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Live or die. Make your choice. 

Year: 2004 
Running Time:
Aspect Ratio: 1.85:1 (XWide) 
Certificate: BBFC 18 Cert – Not suitable for under 18s 
Subtitles: The level of subtitling in this film is unknown to WSC 
Directed by James Wan 
Starring: Leigh Whannell, Cary Elwes, Danny Glover, Ken Leung  
An image from Saw

Photographer Adam (Whannell) and surgeon Dr. Gordon (Elwes) find themselves at opposite ends of a grimy disused bathroom, chained to the piping with a body lying on the floor between them in a pool of blood. They find tapes containing instructions on how to leave the bathroom with a pulse and soon realise that they are the next victims of a serial killer who has made it his mission to punish those who squander their gift of life. Can they both ever make it out alive?

After seven films, two video games and even a theme park ride it is easy to get blinded by the commercialism that has hit the Saw franchise, and forget the originality of the first instalment. Saw is successful in creating a true horror icon in Jigsaw and his creepy puppet side-kick. The creative use of flashbacks slowly builds up a picture of Jigsaw’s motivations, but enough mystery remains to make for a shocking turn of events in the final moments of the film. The dark sets and use of sped-up sequences make the film all the more unnerving, and Jigsaw’s contraptions and ‘games’ are reminiscent of another haunting film, Seven.

Although Sawisn’t suitable for the faint-hearted, unlike in the sequels gore and violence are not the driving forces of the story. Within the claustrophobic setting of the derelict bathroom, the viewer follows two men through their struggle to survive and sees them develop a bond that will test their ability to play the game by Jigsaw’s rules. Whannell and Elwes are both convincing in their reaction to a frightening situation and despite their flaws, the viewer can empathise with their characters. All in all, Saw is a clever, gory horror film that merits viewing for its great twists, interesting setting and heart-stopping moments. “Let the games begin!”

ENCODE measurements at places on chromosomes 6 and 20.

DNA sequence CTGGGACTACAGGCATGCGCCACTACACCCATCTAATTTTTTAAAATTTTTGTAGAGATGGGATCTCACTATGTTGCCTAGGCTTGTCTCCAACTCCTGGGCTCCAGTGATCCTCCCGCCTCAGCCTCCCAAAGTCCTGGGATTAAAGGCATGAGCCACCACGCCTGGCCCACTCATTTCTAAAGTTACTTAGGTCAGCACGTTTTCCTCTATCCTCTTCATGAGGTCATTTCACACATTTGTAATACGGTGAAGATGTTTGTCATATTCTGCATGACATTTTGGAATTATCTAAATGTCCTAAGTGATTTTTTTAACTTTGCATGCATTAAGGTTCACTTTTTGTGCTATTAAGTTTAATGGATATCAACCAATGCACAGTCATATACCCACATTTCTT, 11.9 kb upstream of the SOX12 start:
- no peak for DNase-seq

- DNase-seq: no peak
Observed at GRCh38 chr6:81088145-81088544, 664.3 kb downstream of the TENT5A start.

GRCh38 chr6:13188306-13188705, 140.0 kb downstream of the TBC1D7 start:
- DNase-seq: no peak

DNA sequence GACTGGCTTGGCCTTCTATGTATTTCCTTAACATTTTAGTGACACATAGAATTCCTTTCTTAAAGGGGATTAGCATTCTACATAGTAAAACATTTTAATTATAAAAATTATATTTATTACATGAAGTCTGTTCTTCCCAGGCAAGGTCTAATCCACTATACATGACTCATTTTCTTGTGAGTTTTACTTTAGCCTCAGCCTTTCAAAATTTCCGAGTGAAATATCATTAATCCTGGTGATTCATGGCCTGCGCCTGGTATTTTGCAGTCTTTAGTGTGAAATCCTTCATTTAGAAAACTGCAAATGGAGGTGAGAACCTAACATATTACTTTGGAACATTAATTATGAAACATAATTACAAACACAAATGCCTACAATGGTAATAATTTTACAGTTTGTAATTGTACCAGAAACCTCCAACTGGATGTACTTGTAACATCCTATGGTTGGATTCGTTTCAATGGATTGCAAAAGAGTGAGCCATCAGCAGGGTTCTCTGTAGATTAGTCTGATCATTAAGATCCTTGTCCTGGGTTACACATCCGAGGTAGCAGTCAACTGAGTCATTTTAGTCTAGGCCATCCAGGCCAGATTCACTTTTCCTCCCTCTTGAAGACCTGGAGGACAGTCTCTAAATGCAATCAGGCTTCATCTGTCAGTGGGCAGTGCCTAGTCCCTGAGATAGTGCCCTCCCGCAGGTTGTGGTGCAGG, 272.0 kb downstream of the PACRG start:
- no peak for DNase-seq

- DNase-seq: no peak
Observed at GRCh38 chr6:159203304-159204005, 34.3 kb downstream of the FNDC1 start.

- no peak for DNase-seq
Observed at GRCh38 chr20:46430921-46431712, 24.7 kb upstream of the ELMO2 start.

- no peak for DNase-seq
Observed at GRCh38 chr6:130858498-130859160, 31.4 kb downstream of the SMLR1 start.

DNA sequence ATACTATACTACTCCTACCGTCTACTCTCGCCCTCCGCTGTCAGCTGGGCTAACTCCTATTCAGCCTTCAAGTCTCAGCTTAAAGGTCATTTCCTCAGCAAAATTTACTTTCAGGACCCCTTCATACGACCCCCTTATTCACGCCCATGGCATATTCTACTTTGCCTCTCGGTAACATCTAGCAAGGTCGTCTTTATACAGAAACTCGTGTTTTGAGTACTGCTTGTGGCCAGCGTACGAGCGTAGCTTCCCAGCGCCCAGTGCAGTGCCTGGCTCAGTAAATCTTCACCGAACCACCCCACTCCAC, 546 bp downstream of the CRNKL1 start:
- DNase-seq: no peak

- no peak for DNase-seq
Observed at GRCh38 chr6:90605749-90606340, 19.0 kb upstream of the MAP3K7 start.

Julia Huntenburg

Two men wake up handcuffed to pipes on opposite ends of a derelict bathroom.  Between them lies a dead body; a man who's blown his brains out with the gun nestled in his left hand and holding a tape player in his right. Adam (Whannell) and Dr. Lawrence Gordon (Elwes) soon realise that they are pawns in a serial killer's sick game: the aim of the game? For the good doctor to kill Adam in six hours time, or his wife and daughter will be murdered and Adam and he will be left to rot.

From first-time director James Wan comes a refreshingly different kind of horror film after so many tired gore-fests. This film is not perfect, sometimes the acting is average at best, and it's the kind of film you walk away from determined to find holes in the plot, and there are a few. However, it does have some genuinely disturbing moments, and the demented sped up scenes add to a general feeling of distress. It boasts an entirely original concept, despite comparisons to Se7en and no-one will see the twists coming. It's best to see this film with as little prior knowledge of the plot as possible so don't let your friends ruin the end for you. For a low-budget, highly effective new brand of horror shot in just 18 days, this has to be seen.

Hannah Upton

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Screenings of this film:

2004/2005 Spring Term (35mm)
2004/2005 Spring Term (35mm)
2010/2011 Spring Term (35mm)